Many Omahans of a certain age remember visiting Santa at Toyland in the Brandeis department store. The tradition dated to the 1900s when J.L. Brandeis and Sons were the proprietors of the Boston Store.
The Benson and the Hanscom are only two of the more than 70 theaters that sprung up outside downtown Omaha during the first half of the 20th century. The majority opened — and closed — during the era of silent films.
Omaha’s first auto club, formed in 1902, included 20 of the city’s 25 auto owners. Their first activity was a road rally to Blair and back.
Take a look back at the history of the Chermot Ballroom and some of the big names that played there.
The New Tower’s front lobby had a Normandy castle motif with great stone walls, heraldic crests and wood-burning fireplace. The massive beams and lofty ceilings carried over into the Crest Dining Room.
A generation of Omahans — and newcomers to the city — likely are unaware that Peony Park, the major amusement spot from the 1930s through 1994, was at 78th and Cass Streets.
Pardon the pun, but another of my deep digs has turned up forgotten burial grounds across Douglas County.
The fame of Curo Springs was so far-reaching that in pioneer days — every fall and spring — people from 100 miles away (some crossing the Missouri in crude boats) would come to load up with the water.
Here are some books relating to Omaha and Nebraska history, many by local authors, to check out.
They were the twin banes in Omaha’s pioneer years. One of them came back to life during the nighttime deluge that hit the area last weekend.
The Omaha Chamber of Commerce was prepared to remove its $35,000 hangar — built in modular sections — until the city was ready to build a municipal airport. Then came back-to-back windstorms.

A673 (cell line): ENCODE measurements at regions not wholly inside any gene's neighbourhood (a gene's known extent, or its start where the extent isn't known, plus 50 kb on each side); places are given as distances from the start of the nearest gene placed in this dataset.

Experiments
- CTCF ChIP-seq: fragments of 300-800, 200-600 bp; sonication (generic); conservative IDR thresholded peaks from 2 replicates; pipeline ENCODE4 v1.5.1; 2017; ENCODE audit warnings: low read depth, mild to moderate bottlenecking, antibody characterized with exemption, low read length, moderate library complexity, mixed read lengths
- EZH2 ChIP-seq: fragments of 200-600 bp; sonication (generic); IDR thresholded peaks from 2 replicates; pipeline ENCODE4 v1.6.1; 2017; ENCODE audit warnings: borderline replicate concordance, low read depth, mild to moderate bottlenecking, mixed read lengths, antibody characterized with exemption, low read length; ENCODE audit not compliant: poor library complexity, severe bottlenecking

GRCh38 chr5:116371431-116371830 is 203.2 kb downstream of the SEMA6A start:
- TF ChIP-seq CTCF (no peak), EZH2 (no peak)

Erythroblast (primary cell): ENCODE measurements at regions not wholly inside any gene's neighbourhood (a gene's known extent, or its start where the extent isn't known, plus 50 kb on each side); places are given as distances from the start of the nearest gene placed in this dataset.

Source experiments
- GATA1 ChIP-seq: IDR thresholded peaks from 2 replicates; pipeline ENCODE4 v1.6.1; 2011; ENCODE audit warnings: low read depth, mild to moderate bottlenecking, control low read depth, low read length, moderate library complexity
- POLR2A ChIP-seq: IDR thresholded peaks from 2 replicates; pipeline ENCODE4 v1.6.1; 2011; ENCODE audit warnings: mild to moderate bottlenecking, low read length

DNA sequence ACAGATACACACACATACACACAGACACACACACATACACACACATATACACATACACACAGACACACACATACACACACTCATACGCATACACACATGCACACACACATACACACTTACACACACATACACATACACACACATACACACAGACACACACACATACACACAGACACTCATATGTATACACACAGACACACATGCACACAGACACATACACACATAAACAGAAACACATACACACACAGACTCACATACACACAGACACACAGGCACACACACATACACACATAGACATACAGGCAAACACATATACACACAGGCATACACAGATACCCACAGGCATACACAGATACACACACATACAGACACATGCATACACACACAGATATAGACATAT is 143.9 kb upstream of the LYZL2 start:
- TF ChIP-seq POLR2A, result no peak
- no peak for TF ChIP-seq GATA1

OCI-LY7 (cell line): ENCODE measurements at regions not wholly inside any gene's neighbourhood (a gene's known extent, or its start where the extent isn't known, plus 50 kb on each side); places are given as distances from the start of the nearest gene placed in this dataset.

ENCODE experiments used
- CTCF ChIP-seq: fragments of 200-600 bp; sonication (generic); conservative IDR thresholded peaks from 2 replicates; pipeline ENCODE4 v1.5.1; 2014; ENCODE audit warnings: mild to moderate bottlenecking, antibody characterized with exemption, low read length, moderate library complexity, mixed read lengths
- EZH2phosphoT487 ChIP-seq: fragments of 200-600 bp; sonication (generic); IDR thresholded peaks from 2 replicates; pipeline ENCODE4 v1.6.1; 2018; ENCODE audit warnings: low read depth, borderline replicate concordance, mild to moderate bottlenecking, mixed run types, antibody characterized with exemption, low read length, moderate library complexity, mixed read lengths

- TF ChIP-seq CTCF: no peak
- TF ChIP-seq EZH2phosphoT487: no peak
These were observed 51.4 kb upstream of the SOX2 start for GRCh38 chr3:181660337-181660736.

Research has turned up a juicy nugget — the whereabouts of the burial site of Omaha, the Triple Crown horse in 1935. Hint: there are people resting every night on top of it.
Keystone has become the name applied to the area bounded by 72nd and 90th Streets, Maple Street, Military Avenue and Fort Street. It has expanded since Keystone Park was platted in 1907.
Ezra Meeker’s crusade is credited for reawakening awareness of the Oregon Trail in the early 20th century. In the process, he erroneously linked Omaha to the trail and others took his word for it.
An Omaha real estate firm had the idea in the heyday of the ’20s that it could sell 1,500 cottage lots platted away from the lakes and the Platte River. So what happened?
Check out a glimpse of Omaha’s Black history before 1880.
The Dan Parmelee-Tom Keeler feud, which included an Old West shootout on the outskirts of old Elkhorn in December 1874, left Keeler dead and made news nationwide.
In the 1950s and 1960s, Omahans had their pick of drive-in movie theaters. Cars with families and cars with teens — some watching the film and others, well, you know — side by side, wired speakers hanging inside a car door.
Clontarf never was incorporated as a village, but functioned like one and wielded political clout larger than its 47 acres. There was a lawless element, too.
‘Mascotte was a big joke but it looked good while it lasted.’ The village had a factory, railroad depot, hotel, general store, school and about 40 cottages. By 1915, it was all gone.
West Dodge Road has been rebuilt over and over. And along the way, the Old Mill area has lost its mill, its hazardous Dead Man’s Curve and the most beautiful bridge in the county.